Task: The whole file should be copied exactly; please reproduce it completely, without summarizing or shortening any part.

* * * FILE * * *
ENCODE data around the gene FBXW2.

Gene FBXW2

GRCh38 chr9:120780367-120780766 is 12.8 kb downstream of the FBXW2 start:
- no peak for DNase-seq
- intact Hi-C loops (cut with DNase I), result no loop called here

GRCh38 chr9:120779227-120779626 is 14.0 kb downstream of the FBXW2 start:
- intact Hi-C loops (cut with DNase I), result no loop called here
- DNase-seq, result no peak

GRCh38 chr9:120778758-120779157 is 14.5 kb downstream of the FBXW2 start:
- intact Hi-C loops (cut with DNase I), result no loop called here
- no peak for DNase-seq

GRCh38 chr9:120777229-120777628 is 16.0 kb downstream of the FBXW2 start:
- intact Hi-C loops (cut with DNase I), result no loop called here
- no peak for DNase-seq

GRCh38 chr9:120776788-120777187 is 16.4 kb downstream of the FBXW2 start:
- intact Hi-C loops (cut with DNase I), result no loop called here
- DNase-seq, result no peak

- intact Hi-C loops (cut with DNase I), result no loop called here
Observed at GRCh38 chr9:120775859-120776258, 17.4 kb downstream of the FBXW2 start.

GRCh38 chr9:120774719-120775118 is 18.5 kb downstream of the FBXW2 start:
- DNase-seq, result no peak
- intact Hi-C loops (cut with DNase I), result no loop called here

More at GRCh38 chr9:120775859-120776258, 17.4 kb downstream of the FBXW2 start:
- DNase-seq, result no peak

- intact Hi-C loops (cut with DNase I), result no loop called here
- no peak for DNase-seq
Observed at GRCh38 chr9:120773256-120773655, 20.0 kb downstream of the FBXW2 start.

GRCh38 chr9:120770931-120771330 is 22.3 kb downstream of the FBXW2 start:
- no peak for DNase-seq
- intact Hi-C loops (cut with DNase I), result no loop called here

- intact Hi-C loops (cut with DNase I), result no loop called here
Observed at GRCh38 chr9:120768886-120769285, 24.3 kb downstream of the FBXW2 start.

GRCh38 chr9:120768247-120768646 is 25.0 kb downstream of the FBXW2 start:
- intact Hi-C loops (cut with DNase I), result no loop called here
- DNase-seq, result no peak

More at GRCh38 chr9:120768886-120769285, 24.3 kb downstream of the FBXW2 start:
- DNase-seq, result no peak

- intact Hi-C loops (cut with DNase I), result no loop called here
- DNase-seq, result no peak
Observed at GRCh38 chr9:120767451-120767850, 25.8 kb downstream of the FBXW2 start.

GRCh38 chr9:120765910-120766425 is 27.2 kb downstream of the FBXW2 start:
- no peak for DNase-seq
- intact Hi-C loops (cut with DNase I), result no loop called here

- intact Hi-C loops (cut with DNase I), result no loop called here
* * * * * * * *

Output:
ENCODE data around the gene FBXW2.

Gene FBXW2

GRCh38 chr9:120780367-120780766 is 12.8 kb downstream of the FBXW2 start:
- no peak for DNase-seq
- intact Hi-C loops (cut with DNase I), result no loop called here

GRCh38 chr9:120779227-120779626 is 14.0 kb downstream of the FBXW2 start:
- intact Hi-C loops (cut with DNase I), result no loop called here
- DNase-seq, result no peak

GRCh38 chr9:120778758-120779157 is 14.5 kb downstream of the FBXW2 start:
- intact Hi-C loops (cut with DNase I), result no loop called here
- no peak for DNase-seq

GRCh38 chr9:120777229-120777628 is 16.0 kb downstream of the FBXW2 start:
- intact Hi-C loops (cut with DNase I), result no loop called here
- no peak for DNase-seq

GRCh38 chr9:120776788-120777187 is 16.4 kb downstream of the FBXW2 start:
- intact Hi-C loops (cut with DNase I), result no loop called here
- DNase-seq, result no peak

- intact Hi-C loops (cut with DNase I), result no loop called here
Observed at GRCh38 chr9:120775859-120776258, 17.4 kb downstream of the FBXW2 start.

GRCh38 chr9:120774719-120775118 is 18.5 kb downstream of the FBXW2 start:
- DNase-seq, result no peak
- intact Hi-C loops (cut with DNase I), result no loop called here

More at GRCh38 chr9:120775859-120776258, 17.4 kb downstream of the FBXW2 start:
- DNase-seq, result no peak

- intact Hi-C loops (cut with DNase I), result no loop called here
- no peak for DNase-seq
Observed at GRCh38 chr9:120773256-120773655, 20.0 kb downstream of the FBXW2 start.

GRCh38 chr9:120770931-120771330 is 22.3 kb downstream of the FBXW2 start:
- no peak for DNase-seq
- intact Hi-C loops (cut with DNase I), result no loop called here

- intact Hi-C loops (cut with DNase I), result no loop called here
Observed at GRCh38 chr9:120768886-120769285, 24.3 kb downstream of the FBXW2 start.

GRCh38 chr9:120768247-120768646 is 25.0 kb downstream of the FBXW2 start:
- intact Hi-C loops (cut with DNase I), result no loop called here
- DNase-seq, result no peak

More at GRCh38 chr9:120768886-120769285, 24.3 kb downstream of the FBXW2 start:
- DNase-seq, result no peak

- intact Hi-C loops (cut with DNase I), result no loop called here
- DNase-seq, result no peak
Observed at GRCh38 chr9:120767451-120767850, 25.8 kb downstream of the FBXW2 start.

GRCh38 chr9:120765910-120766425 is 27.2 kb downstream of the FBXW2 start:
- no peak for DNase-seq
- intact Hi-C loops (cut with DNase I), result no loop called here

- intact Hi-C loops (cut with DNase I), result no loop called here